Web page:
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PressCamp Notebook, Day 2 - more

Published June 20, 2012

News from Clif, Sugoi and Nu Vinci

PARK CITY, UT (BRAIN) Wednesday June 20 2012 8:02 PM MT—The three-day PressCamp continued Wednesday with perfect weather and trail conditions as journalists met with dozens of brands to get hands-on experience with new gear.

Here are a few more notes from Bicycle Retailer's second day at the show. Watch for more later this week.

Previous 2012 PressCamp Notebooks

Clif celebrates 20th with limited edition products

PARK CITY, CA (BRAIN) Wednesday June 20 2012 8:55 PM MT—Clif Bar & Company is celebrating its 20th anniversary this year, and while the company now sells products through a wide variety of retailers, several of its limited edition celebratory products will be sold exclusively through natural grocers and specialty retailers.

One limited edition product is Gary's Panforte, a bar inspired by the hearty breads company co-founder Gary Erickson enjoys on his cycling trips in Italy. The savory bars will be available only until this fall, and the packaging features a sepia-toned photo of Erickson riding a Dolomite pass.

Kit's Organic bars also are being sold only through natural grocers and specialty dealers. They were inspired by company co-founder Kit Crawford (Erickson's wife). The simple bars are all organic, are made with just four or five ingredients and are soy-, gluten- and dairy-free.

Several flavors of the Clif Bloks energy chews are available only through specialty stores, including a new flavor, chocolate cherry. The dark, slightly bitter chocolaty taste is a departure from previous Bloks that have fruity flavors. They also have 100mg of caffeine per package, about the same as a tall Starbucks coffee.

Sugoi celebrates 25th with limited edition silver line

PARK CITY, CA (BRAIN) Wednesday June 20 2012 8:55 PM MT—Sugoi clothing, now part of the Dorel family, was founded 25 years ago. The company is celebrating the milestone with a special Silver Edition road clothing line.

The line is based on Sugoi's top-of-the-line RS road clothing line, with special graphics and hang tags. It includes a short sleeve jersey, knee and arm warmers, bibs and socks. They will be available at retail next month.

The company also showed off its 2013 spring line at PressCamp. For next year Sugoi is going to a slightly higher price point in the RS line, with some men's bibs retailing for $230, instead of $200 for this year's RS bibs. The 2013 line includes a sublimated clean-edge leg band. The lightweight bib straps also have bonded seams and clean, stitchless edging.

The bibs will get a new three-layer, Italian made chamois that features CNC-machined foam with graduated edge (instead of moulded foam), gel pads and a textured outer layer.

Sugoi also is changing its naming system for 2013. The mountain bike product family names will correspond to Sugoi road lines, with the addition of an "X." Sugoi's Hans and Gustov product family names will be replaced, for example, with the RSX, EVO-X, and RPM-X lines.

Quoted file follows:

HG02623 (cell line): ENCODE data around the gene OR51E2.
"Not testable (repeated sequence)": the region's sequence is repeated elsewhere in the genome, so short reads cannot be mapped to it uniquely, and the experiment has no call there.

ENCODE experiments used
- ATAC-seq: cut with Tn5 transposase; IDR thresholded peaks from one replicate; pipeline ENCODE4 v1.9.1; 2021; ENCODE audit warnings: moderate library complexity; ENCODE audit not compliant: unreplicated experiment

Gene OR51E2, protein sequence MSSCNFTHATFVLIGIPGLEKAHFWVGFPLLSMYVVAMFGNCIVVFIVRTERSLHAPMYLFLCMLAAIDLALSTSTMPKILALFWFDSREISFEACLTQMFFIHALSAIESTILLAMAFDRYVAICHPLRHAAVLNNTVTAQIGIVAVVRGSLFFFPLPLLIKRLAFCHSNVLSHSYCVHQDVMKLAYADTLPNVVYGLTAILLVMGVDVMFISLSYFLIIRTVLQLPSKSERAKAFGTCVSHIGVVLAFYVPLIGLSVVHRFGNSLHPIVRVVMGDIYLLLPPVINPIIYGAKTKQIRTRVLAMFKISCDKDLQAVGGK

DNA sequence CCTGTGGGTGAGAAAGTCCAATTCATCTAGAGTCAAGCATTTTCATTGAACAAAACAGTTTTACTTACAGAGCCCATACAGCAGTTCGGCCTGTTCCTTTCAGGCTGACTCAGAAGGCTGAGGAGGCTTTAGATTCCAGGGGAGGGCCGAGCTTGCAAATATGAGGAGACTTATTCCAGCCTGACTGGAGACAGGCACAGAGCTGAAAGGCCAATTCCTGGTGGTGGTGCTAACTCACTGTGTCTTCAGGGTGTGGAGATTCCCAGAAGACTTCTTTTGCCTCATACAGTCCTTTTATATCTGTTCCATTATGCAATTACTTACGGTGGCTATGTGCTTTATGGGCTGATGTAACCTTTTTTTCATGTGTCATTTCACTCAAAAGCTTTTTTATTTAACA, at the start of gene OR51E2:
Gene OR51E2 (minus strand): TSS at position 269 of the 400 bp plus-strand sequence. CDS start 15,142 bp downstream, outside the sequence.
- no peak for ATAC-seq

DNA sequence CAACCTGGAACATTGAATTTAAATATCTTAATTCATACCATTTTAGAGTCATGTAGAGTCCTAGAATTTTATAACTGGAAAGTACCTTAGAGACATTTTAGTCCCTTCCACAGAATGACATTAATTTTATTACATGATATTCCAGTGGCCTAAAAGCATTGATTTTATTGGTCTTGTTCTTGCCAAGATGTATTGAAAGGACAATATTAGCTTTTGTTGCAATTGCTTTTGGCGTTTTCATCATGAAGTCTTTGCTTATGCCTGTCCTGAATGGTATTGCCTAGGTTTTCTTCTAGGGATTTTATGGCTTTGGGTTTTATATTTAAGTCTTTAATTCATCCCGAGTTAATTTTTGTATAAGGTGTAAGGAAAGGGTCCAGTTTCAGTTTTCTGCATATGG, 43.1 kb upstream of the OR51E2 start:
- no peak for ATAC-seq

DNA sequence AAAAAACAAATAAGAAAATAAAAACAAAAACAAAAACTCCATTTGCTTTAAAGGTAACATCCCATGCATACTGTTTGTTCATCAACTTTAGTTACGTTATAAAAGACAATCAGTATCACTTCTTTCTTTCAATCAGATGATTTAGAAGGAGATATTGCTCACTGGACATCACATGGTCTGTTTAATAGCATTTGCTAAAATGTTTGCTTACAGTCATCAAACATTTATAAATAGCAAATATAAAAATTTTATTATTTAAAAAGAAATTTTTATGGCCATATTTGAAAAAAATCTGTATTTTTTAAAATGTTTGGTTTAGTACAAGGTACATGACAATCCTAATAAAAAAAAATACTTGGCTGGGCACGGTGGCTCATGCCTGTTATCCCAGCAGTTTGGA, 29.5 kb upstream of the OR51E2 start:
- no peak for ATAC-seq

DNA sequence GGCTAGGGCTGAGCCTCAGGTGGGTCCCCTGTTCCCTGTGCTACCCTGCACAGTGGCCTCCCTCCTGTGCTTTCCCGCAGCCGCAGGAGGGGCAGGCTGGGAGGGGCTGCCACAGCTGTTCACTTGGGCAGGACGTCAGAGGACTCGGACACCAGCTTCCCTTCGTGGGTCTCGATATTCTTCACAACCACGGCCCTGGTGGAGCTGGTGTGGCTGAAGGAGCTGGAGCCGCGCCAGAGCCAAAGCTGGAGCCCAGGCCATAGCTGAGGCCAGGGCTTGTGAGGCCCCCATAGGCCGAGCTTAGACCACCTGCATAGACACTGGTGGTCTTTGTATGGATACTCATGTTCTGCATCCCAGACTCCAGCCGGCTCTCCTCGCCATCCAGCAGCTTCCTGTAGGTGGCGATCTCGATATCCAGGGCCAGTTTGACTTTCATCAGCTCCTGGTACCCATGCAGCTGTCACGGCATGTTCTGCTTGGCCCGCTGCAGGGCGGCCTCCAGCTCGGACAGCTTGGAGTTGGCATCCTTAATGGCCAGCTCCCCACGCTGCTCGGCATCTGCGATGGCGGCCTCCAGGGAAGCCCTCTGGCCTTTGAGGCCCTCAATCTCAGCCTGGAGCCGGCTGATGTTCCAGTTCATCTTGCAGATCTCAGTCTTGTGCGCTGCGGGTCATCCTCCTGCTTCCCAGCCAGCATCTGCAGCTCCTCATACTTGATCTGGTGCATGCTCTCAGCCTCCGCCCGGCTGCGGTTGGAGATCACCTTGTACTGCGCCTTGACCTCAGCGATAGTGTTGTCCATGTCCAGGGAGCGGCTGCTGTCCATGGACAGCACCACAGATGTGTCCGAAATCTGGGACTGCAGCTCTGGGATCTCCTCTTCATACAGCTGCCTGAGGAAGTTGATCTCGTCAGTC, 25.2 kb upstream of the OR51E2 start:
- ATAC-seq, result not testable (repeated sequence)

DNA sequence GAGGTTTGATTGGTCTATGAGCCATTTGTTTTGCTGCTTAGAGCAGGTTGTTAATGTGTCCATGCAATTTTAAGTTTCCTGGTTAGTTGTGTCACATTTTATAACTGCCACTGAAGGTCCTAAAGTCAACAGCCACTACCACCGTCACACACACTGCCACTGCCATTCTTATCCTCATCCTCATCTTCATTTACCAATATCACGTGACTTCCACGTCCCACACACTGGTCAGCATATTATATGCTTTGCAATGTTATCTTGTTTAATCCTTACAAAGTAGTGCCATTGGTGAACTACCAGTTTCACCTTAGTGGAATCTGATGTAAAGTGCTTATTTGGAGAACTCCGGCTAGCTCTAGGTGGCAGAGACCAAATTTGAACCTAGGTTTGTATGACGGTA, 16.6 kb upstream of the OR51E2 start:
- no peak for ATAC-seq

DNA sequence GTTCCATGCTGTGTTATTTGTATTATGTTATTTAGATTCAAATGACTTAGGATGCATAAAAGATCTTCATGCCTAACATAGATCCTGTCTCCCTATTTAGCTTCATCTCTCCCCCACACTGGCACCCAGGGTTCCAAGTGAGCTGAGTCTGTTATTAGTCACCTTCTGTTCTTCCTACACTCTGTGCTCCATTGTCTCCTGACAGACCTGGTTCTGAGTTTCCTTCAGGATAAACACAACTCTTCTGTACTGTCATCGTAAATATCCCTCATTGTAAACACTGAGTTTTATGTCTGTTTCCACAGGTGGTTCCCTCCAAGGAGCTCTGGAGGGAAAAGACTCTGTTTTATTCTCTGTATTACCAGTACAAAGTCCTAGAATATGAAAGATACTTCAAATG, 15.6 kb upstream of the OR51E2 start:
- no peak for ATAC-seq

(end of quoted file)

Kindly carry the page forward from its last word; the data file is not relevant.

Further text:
Sugoi will make use of its Icefil fabric for its RSX jersey and the inner liner of its RSX shorts. Icefil was introduced last year on some arm coolers; the fabric is said to offer a cooling sensation on the skin, similar to a menthol rub. Sugoi also is using it for running shorts liners and an under-helmet cap.

The RSX shorts also will feature a BOA dial closure system on its waistband.

Nu Vinci making headway with CVT hubs

PARK CITY, UT (BRAIN) Wednesday June 20 2012 9:32 PM MT—Nu Vinci continues its education push to establish its continuously variable internally geared hubs in the market.

The hubs are becoming common in Europe, particularly on electric bikes. Acceptance in the U.S. non-electric market is slower, but there is some headway. Jamis is now offering the lowest-priced Nu Vinci-equipped bike in the U.S., the $950 Commuter 4. Nu Vinci hubs are also now being used on some Bike Friday and Dohon travel bikes — offering a product light enough for travel bikes, and compact enough for their small wheels was a major achievement for Nu Vinci, company officials said. The current hub is 30 percent lighter than its predecessor and a whopping four pounds lighter than the company's first hub.

Nu Vinci's parent company, Fallbrook Technologies, is exploring the design's use in various other industries, including in automotive super chargers and in wind turbines. An aftermarket supercharger product should hit the market next year.

At PressCamp the company was showing an SRM stationary bike built with a Nu Vinci hub. German-made SRM power meters are state of the art and retail for about $3,000 for a crank and head unit and related gear.

The SRM stationary bike uses adjustable magnetic resistance on a flywheel to create a realistic road feel. The Nu Vinci hub allows the resistance to be adjusted in small increments for precise training and testing.

The trainer may be smooth and realistic, but its market will remain small. It will retail for $3,700 WITHOUT the SRM unit.

Nu Vinci also showed its Harmony automatic shifting hub. It has a twist shifter that allows the user to set a preferred cadence, while an electric servo shifts a CVT hub to set the right gear. No U.S. bike maker is currently using the Harmony, but it is being used in Europe on bikes and electric bikes.

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